The videos I took absolutely do not capture what you’ll see when you visit in person, but it’s worth checking out anyway – just try to imagine the thin air and amazing views.

Superman Zip-lining in the Costa Rican Cloud Forest

Continuing on with my list of some of the most amazing travel experiences I’ve had and would suggest you add to your bucket list.

In no particular order, my top 10 suggestions for your travel bucket list are:

  • Kayaking and swimming in the bioluminescent bay in Vieques, Puerto Rico
  • Seeing the millions of monarch butterflies in Michoacan, Mexico
  • Desert safari off-roading, camel riding, and dinner show in Dubai, UAE
  • The Grand Canyon in the USA
  • Superman zip-lining in the cloud forests of Costa Rica
  • Machu Picchu in Peru
  • Ruins of the city of Ephesus in Turkey
  • Helmet diving in the Caribbean
  • Crossing the Andes
  • Sailing from Colombia to Panama through the Sand Blas islands

Today’s post will be about¬†the¬†Zip-lining in Costa Rica’s cloud forest.

Zip-lining in Costa Rica is a pretty well-known activity for visitors to the Central American country, deservedly so. There are tons of options for you to take a zip-lining tour and you can do it as a single activity or combine it with other tours. Basically, you head up into the rainforest, get strapped into a harness, and fly through the canopy of the rainforest. Not only is it fun to whiz across the zip-line itself, but also you’ll get some great views of the rainforest from up above.

I did a post on this earlier in the Where in the World? blog, which you can check out here for a bit more detail on exactly what I did. You can also watch the video of it here:

One thing that’s important to note, however, is that you want to be sure to choose a tour that offers the “superman,” because this isn’t offered on all of the tours and it’s one of the coolest experiences. This is when you are strapped into a special harness that allows you to be on your stomach in a superman position as you zip through the canopy and it’s the closest thing to feeling like flying that I have ever experienced (though I have never sky-dived or used one of those flying suits, but this works for the fainter of heart).

The Grand Canyon

Week number 4 of my list of some of the most amazing travel experiences I’ve had and would suggest you add to your bucket list.

In no particular order, my top 10 suggestions for your travel bucket list are:

  • Kayaking and swimming in the bioluminescent bay in Vieques, Puerto Rico
  • Seeing the millions of monarch butterflies in Michoacan, Mexico
  • Desert safari off-roading, camel riding, and dinner show in Dubai, UAE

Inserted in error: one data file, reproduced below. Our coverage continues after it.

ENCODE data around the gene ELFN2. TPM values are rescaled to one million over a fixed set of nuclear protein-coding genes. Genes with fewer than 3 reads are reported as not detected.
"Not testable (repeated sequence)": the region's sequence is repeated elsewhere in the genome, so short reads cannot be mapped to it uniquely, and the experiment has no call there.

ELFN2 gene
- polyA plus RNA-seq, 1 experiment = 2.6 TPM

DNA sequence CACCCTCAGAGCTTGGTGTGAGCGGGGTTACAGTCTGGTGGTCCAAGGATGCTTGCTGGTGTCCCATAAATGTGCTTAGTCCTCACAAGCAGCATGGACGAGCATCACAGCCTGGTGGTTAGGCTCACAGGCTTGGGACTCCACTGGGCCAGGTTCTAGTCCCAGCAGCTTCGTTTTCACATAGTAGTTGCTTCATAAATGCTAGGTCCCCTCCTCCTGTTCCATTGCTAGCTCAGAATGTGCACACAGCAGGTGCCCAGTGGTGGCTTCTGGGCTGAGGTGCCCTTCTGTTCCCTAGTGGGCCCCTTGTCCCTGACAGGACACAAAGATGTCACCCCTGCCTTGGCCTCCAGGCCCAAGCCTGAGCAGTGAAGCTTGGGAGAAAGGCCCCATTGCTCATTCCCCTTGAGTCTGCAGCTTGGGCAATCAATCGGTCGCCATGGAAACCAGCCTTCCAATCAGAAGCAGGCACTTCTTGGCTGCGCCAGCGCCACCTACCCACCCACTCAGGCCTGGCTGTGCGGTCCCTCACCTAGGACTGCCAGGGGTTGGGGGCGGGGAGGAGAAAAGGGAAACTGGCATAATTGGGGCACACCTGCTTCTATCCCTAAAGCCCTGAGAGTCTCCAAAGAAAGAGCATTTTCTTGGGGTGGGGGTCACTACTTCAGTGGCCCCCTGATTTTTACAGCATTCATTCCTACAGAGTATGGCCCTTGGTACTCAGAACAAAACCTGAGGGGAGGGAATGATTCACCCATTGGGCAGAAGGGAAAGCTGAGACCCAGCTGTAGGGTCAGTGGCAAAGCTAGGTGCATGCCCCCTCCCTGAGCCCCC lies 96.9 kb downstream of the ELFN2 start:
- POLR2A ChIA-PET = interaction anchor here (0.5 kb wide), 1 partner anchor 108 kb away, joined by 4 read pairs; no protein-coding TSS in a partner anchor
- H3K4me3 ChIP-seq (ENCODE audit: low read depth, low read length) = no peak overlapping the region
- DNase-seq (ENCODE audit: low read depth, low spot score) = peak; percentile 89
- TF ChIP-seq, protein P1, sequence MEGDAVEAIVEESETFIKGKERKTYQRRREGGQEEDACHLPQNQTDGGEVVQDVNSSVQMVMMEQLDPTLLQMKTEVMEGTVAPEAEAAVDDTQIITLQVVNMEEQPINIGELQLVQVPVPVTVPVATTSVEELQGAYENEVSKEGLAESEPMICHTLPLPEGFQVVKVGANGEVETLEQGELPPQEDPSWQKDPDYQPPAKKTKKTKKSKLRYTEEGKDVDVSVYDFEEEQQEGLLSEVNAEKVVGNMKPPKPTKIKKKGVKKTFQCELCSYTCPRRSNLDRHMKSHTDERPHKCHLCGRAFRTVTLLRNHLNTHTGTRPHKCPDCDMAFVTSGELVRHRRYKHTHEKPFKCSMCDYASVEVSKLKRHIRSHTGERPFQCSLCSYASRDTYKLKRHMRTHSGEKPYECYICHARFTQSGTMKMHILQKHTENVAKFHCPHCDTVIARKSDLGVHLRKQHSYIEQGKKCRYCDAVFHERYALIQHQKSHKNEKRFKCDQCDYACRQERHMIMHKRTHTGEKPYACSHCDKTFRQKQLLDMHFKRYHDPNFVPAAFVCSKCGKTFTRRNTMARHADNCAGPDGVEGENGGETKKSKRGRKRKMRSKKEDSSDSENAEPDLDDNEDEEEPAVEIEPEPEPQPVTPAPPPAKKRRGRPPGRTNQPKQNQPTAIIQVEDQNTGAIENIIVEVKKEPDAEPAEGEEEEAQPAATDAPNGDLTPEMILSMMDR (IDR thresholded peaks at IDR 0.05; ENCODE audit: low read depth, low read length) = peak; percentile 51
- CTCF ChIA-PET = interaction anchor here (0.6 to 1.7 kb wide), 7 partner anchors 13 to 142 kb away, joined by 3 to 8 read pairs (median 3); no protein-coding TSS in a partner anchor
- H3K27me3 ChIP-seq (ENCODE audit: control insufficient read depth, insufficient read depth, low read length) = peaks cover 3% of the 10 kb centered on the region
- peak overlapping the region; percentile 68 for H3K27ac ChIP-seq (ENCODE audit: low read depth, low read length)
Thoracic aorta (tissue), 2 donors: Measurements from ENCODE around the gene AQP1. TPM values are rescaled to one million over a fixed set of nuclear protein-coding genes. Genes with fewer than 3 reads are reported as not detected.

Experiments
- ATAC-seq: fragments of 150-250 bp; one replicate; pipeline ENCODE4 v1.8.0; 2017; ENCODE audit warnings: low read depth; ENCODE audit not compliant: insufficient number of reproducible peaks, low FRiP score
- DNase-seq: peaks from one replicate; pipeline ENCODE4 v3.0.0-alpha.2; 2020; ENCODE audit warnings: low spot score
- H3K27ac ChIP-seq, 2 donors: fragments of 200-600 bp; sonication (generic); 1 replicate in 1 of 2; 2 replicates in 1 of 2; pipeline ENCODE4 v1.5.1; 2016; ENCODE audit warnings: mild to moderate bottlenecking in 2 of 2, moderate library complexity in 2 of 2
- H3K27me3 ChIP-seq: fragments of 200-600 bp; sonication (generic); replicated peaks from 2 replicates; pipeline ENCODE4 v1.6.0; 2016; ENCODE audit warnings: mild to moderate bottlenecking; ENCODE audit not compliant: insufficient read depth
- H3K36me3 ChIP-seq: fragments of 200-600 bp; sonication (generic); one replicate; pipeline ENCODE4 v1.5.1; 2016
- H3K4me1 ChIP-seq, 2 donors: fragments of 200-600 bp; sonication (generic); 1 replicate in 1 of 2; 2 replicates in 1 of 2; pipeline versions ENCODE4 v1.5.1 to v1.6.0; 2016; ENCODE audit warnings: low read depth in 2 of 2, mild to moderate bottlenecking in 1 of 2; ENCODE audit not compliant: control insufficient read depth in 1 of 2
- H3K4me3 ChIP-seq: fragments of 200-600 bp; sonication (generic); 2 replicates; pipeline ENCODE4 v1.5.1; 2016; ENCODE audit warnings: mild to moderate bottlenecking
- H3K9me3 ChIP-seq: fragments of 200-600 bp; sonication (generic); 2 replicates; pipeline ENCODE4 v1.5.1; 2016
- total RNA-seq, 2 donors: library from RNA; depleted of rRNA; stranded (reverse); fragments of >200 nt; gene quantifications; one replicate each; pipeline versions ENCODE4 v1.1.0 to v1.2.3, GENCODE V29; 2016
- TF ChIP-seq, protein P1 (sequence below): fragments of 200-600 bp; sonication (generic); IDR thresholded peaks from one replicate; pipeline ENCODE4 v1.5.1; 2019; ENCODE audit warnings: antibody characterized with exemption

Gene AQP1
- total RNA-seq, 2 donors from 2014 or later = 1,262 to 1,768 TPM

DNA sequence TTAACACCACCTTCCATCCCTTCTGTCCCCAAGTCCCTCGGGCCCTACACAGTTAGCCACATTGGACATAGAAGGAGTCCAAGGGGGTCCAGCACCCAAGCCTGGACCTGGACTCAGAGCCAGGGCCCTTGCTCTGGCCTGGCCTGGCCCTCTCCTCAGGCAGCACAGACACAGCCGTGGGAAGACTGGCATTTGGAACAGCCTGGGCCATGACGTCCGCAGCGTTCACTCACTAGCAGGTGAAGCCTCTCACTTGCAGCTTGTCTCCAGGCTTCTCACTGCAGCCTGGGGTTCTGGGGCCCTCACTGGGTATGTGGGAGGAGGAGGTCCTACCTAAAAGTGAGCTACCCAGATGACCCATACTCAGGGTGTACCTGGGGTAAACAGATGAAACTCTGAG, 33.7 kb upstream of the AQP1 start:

• The Grand Canyon in the USA
  • Superman zip-lining in the cloud forests of Costa Rica
  • Machu Picchu in Peru
  • Ruins of the city of Ephesus in Turkey
  • Helmet diving in the Caribbean
  • Crossing the Andes
  • Sailing from Colombia to Panama through the Sand Blas islands

Today’s post will be about¬†the¬†Grand Canyon.

I really don’t feel like I need to give too much description for this post. Everyone knows what the Grand Canyon is and that it’s a bit of a must see.

When I visited the Grand Canyon I did so as a day trip while I was in Las Vegas. I don’t remember the name of the tour group but I just did a Google search and chose the least expensive company with great reviews and it worked out for me.

I was picked up from my hotel early in the morning and the tour lasted the entire day with a stop at the Hoover Dam and then also at the Grand Canyon. I was on a tour that allowed us to visit multiple sites at the Grand Canyon and provided lunch and a performance by a Native American Dance Troupe (though they did mention that the tribal dances they performed were not those of the Indian people who actually inhabit the land around the Grand Canyon, so that was a bit odd).

If you have the opportunity to go see the Grand Canyon, do it. That’s really all I can say. However, if you have children, be careful! The part of the Grand Canyon that I visited does not have any fences or other barriers to keep you from falling over the edge. If your children may be curious and wander over to the edge, it may be better to wait until they’re a bit older before visiting.

I also recommend that you bite the bullet and pay to go on the Sky Walk – the glass walkway that extends out over the Canyon so you can look straight down into it – even though you can’t bring your own cameras out onto it. It’s a bit of a tourist trap in terms of waiting and pricing, but it’s worth it to have the experience and be able to say you did it.

Check out some photos from my visit below:

DSCF0738 DSCF0741 DSCF0749 DSCF0751